Sales extra bouncy even before first tourney game
Cravens Coffee Co. began selling its Zags Blend coffee in 1999 – the same year Gonzaga University’s men’s basketball team ended up in the Elite Eight.
All 1,500 of the school-branded coffee bags sold out in two months, said Cravens owner Simon Thompson.
This year, Zags Blend is going out the door in record volumes. Credit belongs to GU’s men’s and women’s basketball teams, both of which steamrolled their way into the Division I championship tourneys, he said.
“We already expect to sell 1,000 bags of Zags Blend this month,” Thompson said. “It’s a different animal this year. It’s a big phenomenon.”
He said Cravens just sent 16 bags of Zags coffee to tiny Orofino, Idaho; they were sold out in two days.
Unlike many regional colleges that see their school-branded products sell fastest during football season, Gonzaga products experience “merch madness” in the spring.
“It’s really picking up this year, more than previous years,” said Kris Kassel, the university’s assistant athletic director, who oversees such product deals for GU.
Beyond coffee, Zags-branded items this year include apparel, wine and even chocolate bars, Kassel said.
At the Gonzaga bookstore, shirts and hoodies that announce the team’s No. 1 ranking are in high demand, said bookstore manager Ken Roughton.
If the Zags go deep into the NCAA tournament, Roughton said he will have a hard time keeping enough merchandise in stock.
Three other regional schools have teams in Division I basketball tourneys – the University of Idaho, University of Oregon and University of Montana.
Oregon, despite its rabid fan base, isn’t seeing the same level of activity for merchandise as Gonzaga, said Matt Dyste, director of the school’s product licensing office.
“Our sales are tied to football season, primarily,” he said.
Like many universities, Gonzaga signs merchandise deals with a number of producers of food, beverages, candy, apparel and items such as bobbleheads and license plates.
The schools exercise control over the types of products and how they’re marketed, said Tricia Hornsby, a representative with Collegiate Licensing Co., an Atlanta firm that acts as a product licensing broker for more than 200 universities, including Gonzaga.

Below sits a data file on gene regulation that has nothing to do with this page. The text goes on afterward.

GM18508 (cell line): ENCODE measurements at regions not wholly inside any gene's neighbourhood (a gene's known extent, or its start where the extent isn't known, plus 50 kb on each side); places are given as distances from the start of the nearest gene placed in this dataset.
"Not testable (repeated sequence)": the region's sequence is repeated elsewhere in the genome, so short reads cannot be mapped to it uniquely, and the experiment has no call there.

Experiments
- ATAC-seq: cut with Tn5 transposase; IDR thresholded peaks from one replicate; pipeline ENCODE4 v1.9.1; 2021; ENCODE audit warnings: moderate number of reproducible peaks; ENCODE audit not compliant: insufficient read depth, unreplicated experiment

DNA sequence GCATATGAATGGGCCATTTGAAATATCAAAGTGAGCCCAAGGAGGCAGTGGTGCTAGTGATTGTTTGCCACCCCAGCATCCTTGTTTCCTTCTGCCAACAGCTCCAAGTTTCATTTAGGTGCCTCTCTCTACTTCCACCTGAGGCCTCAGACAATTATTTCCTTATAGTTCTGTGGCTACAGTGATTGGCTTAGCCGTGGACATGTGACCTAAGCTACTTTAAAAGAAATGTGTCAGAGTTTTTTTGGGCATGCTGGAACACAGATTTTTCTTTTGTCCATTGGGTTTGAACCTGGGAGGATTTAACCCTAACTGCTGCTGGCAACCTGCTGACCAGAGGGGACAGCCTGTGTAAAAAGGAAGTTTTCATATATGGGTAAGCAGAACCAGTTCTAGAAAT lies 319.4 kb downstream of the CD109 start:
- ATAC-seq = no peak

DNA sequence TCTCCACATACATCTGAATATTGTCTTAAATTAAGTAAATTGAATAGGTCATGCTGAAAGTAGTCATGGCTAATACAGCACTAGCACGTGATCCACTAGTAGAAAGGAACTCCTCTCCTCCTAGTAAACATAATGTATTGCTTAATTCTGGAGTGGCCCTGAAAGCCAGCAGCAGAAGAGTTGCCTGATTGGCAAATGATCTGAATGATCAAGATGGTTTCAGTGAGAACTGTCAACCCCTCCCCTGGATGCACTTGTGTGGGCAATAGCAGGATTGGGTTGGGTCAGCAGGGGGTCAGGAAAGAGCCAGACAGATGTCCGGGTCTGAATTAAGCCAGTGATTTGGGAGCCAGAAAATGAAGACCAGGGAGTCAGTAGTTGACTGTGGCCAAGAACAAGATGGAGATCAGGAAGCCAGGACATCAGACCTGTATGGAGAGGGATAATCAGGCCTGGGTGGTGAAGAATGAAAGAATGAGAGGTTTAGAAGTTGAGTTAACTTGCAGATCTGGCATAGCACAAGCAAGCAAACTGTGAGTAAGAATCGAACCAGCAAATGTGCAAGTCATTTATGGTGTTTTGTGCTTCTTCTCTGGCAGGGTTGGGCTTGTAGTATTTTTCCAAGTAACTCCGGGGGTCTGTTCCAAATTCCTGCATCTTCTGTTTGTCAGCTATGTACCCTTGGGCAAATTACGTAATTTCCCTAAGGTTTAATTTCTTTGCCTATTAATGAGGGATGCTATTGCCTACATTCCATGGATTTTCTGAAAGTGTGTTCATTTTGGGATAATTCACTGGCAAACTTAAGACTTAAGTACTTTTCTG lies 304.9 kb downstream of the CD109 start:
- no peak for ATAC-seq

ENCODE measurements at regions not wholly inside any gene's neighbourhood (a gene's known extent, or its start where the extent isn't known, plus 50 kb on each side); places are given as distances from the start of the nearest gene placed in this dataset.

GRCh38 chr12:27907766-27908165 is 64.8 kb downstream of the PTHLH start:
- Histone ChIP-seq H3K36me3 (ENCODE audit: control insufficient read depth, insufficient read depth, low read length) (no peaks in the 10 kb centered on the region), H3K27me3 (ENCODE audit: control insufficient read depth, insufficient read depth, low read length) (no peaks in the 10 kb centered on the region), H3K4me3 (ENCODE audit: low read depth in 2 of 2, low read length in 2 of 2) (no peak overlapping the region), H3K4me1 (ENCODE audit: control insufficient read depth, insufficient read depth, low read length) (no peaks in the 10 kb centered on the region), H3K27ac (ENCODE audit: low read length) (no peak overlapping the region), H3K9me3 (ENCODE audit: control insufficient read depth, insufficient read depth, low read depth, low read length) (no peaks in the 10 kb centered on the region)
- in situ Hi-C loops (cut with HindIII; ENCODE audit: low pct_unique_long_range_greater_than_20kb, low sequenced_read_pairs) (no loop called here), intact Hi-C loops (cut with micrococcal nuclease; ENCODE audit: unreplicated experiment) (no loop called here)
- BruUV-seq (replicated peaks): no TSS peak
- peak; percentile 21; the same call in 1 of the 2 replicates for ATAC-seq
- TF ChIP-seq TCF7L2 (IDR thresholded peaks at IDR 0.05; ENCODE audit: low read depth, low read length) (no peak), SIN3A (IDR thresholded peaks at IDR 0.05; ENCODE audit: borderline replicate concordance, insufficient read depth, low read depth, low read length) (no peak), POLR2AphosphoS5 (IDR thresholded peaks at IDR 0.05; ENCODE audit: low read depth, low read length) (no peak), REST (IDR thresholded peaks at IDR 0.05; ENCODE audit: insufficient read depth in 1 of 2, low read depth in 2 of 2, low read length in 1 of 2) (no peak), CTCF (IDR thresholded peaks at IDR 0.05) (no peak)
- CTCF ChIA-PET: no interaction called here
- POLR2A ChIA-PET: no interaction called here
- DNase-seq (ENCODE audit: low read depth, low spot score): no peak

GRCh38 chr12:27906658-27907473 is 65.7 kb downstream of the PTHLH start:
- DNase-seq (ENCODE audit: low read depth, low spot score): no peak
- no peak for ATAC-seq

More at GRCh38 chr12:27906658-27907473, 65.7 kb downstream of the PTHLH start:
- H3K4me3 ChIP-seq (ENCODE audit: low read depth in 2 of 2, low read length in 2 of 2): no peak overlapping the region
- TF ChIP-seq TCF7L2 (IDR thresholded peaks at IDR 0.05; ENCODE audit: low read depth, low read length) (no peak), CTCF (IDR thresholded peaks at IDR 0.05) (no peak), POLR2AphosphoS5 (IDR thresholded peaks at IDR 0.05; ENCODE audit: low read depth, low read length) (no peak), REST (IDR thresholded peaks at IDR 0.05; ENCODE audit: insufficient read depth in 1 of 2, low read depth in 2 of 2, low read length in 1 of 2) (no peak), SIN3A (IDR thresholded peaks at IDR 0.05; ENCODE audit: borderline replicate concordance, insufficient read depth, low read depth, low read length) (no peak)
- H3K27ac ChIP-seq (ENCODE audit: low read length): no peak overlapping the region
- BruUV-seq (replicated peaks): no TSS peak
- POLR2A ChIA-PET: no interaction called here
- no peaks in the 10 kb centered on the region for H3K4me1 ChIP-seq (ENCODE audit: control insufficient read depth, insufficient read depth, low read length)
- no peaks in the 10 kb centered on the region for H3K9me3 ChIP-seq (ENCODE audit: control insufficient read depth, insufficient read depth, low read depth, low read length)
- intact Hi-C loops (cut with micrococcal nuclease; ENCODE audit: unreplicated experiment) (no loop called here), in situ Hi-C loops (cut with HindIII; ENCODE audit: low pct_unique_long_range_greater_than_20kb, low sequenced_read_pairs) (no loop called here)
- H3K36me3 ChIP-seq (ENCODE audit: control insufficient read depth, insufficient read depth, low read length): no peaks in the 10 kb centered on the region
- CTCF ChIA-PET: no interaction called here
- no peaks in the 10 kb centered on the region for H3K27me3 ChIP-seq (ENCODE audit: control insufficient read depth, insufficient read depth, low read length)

About two-thirds of the products that carry the Zags logo or the image of Spike, the team mascot, are apparel. The other third is everything else.
For now, there’s only one Gonzaga Candy Bar, produced by the Spokane Valley franchise of Rocky Mountain Chocolate Factory.
The bars come in two sizes, selling for $1.50 and $2. As with all other university products, the sales revenue is divided among the college, the licensing broker and the manufacturer.
“Normally, our busiest times are Valentine’s Day and Hoopfest,” said Rocky Mountain Chocolate Factory’s Rachelle Blackmer.
“But this year, because of the tournaments, those sales are going to be close to our other best times,” she said.
While it’s not common for universities to approve deals that allow alcohol to be marketed with their trademark, Gonzaga made an exception with Walla Walla winery Dunham Cellars.
The winery, with the help of its area distributor, Vehrs Inc., convinced GU officials to approve the release of a wine called Zags Red.
The key, said Mike McKenna, a manager for Vehrs, was demonstrating that Dunham makes a quality wine and that the bottle’s design and label would be stylish and distinctive.
The 500 cases of Zags Red bottled in 2008 sold out within three months of release, McKenna said.
Area stores still have bottles of the 2009 and 2010 vintages, he said.
“We’re getting a lot of orders now for the 2010,” he added. “It sells for around $22 per bottle, and some people may buy it for the name and brand. But then they also discover it’s a great wine.”
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